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Spoofing, Smishing, Robocalls: Who's On the Other End of the Line?

When the incoming call is from a number that mimics your own, it's called 'spoofing', and is usually a scam.
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When the incoming call is from a number that mimics your own, it's called 'spoofing', and is usually a scam.

Ever receive a phone call from a number with the same area code and first three digits as your number, only to answer and find a telemarketer or recorded message on the other end of the line? A dubious congratulations to you: you’ve been the victim of spoofing.

Also called "smishing" and related to "robocalling," spoofing is prohibited by the Federal Communications Commission under the Truth in Caller ID Act. Anyone illegally transmitting misleading or inaccurate caller ID information with the intent to defraud, cause harm, or wrongly obtain anything of value can face penalties of up to $10,000. But, sometimes it's legal, such as when a doctor redirects a call from her personal cell to a business display.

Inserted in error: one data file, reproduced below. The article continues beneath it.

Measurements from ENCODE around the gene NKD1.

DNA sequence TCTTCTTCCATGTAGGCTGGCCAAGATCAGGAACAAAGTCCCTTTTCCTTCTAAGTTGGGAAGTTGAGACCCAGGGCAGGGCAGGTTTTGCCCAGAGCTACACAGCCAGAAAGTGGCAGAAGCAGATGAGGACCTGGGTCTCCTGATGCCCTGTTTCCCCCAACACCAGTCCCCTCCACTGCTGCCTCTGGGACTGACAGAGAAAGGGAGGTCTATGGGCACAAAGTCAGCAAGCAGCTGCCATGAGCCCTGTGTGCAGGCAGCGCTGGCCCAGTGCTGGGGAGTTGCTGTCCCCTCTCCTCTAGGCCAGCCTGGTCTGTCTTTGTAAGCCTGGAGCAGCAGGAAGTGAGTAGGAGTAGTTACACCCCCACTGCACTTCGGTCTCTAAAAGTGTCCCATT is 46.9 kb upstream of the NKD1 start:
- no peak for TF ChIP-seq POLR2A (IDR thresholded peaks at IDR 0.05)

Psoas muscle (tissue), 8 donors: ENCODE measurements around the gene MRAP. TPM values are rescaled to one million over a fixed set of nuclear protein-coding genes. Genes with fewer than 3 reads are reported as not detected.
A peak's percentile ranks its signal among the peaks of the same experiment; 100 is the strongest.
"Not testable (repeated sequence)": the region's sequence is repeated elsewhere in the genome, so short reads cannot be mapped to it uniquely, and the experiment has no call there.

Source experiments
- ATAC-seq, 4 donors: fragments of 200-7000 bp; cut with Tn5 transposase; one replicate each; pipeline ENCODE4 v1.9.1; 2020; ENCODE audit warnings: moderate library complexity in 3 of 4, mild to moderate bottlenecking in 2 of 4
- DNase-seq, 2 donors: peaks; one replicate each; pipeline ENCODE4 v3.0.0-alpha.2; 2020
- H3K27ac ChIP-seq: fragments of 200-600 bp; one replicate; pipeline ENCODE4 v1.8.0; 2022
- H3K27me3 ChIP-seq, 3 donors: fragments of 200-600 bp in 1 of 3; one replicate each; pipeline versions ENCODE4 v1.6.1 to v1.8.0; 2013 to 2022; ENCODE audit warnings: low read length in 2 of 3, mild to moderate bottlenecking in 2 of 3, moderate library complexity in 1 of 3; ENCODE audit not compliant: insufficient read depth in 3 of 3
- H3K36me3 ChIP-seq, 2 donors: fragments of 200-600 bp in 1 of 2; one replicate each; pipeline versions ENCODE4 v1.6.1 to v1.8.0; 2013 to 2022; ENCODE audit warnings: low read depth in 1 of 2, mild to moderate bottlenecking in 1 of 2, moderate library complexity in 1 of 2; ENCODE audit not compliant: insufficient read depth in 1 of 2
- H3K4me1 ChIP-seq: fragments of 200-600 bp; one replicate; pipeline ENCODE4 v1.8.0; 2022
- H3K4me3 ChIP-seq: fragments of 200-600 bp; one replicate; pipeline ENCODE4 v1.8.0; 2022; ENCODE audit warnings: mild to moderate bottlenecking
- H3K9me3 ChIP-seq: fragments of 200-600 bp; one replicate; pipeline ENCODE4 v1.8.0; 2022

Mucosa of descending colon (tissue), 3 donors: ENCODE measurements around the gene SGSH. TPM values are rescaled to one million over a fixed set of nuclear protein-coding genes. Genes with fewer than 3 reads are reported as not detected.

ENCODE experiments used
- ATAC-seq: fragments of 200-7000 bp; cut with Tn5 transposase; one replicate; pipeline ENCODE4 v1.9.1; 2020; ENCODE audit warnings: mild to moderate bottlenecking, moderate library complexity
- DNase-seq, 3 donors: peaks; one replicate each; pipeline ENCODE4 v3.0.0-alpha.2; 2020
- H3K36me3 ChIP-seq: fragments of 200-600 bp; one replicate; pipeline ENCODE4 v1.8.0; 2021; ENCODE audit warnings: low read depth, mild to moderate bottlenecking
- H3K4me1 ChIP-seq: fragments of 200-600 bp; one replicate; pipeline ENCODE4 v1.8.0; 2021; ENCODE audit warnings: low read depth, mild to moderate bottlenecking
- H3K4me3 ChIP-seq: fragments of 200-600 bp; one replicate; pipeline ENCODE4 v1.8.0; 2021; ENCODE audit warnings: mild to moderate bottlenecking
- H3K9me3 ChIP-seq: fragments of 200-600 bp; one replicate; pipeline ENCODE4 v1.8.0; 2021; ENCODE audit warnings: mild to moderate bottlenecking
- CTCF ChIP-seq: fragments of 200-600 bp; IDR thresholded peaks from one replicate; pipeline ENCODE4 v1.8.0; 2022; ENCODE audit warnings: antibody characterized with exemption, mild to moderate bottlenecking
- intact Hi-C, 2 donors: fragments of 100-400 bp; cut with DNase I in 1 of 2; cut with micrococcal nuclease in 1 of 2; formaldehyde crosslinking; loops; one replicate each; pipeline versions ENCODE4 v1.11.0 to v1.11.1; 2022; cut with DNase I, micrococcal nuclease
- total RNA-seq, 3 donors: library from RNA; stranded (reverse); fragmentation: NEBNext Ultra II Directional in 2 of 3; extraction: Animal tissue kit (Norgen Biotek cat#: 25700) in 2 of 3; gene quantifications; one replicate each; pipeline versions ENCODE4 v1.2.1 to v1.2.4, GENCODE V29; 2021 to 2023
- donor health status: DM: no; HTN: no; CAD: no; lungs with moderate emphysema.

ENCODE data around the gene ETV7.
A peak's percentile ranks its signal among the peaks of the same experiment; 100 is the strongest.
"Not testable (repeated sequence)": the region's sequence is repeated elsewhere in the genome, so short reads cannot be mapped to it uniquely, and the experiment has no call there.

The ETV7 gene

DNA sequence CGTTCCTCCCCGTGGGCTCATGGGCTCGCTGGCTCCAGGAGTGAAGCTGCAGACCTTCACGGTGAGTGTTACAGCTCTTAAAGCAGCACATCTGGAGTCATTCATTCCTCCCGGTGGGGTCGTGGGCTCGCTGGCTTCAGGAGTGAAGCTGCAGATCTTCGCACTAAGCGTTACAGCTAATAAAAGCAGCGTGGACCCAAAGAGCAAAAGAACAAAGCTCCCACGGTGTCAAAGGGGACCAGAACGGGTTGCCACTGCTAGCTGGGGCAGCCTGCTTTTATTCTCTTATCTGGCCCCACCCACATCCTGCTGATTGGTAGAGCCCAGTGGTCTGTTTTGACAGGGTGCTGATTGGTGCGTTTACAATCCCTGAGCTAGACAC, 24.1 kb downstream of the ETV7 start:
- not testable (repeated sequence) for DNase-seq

So how can you tell a spoof call from a legitimate call? And how can you stop the incessant ringing from robots? Joining Cincinnati Edition to discuss safeguarding your phone and how to deal with these calls are Better Business Bureau Community Outreach Specialist Sandra Guile; Director of the East Central region of the Federal Trade Commission, Jon Steiger; and Cincinnati Police Specialist Laurie Kramer.

Tune in toCincinnati EditionJuly 31 at 1 p.m. to hear this segment. 

Copyright 2021 91.7 WVXU. To see more, visit 91.7 WVXU.

Dan Hurley